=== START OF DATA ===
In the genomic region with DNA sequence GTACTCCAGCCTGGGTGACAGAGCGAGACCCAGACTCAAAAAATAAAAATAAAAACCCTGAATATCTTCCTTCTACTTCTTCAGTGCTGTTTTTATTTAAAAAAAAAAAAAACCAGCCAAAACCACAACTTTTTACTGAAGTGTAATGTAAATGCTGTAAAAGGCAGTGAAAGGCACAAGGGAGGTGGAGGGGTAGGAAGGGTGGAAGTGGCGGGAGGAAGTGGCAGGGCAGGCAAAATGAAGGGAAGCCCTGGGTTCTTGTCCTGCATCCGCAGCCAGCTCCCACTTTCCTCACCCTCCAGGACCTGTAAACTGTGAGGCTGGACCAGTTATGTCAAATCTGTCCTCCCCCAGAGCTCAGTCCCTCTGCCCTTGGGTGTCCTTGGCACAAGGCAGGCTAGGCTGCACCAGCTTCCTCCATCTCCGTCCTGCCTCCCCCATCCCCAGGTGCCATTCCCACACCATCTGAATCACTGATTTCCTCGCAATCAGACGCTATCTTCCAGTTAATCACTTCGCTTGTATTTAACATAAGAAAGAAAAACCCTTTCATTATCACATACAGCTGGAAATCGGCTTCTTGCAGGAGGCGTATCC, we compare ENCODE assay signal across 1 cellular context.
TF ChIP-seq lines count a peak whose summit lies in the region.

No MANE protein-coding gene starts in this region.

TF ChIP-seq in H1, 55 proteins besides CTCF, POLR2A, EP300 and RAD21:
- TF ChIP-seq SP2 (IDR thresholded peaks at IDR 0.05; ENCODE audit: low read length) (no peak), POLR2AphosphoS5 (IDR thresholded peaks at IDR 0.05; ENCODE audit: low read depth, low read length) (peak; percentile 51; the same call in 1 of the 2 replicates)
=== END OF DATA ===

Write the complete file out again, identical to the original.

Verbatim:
In the genomic region with DNA sequence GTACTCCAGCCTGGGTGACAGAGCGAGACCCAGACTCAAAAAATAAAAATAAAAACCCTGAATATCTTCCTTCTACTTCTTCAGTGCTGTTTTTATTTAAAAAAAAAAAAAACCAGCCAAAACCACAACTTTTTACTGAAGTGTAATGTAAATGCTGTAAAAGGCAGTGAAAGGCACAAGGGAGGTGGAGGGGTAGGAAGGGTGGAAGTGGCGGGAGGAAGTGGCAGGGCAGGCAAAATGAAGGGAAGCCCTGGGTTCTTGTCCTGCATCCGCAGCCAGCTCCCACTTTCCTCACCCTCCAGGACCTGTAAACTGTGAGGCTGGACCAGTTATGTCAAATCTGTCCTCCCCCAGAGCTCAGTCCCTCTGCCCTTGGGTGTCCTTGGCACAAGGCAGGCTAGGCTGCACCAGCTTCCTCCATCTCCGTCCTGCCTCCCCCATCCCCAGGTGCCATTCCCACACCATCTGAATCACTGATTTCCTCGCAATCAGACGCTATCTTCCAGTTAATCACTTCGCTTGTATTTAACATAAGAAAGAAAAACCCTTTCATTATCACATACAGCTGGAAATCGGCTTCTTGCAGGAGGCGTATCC, we compare ENCODE assay signal across 1 cellular context.
TF ChIP-seq lines count a peak whose summit lies in the region.

No MANE protein-coding gene starts in this region.

TF ChIP-seq in H1, 55 proteins besides CTCF, POLR2A, EP300 and RAD21:
- TF ChIP-seq SP2 (IDR thresholded peaks at IDR 0.05; ENCODE audit: low read length) (no peak), POLR2AphosphoS5 (IDR thresholded peaks at IDR 0.05; ENCODE audit: low read depth, low read length) (peak; percentile 51; the same call in 1 of the 2 replicates)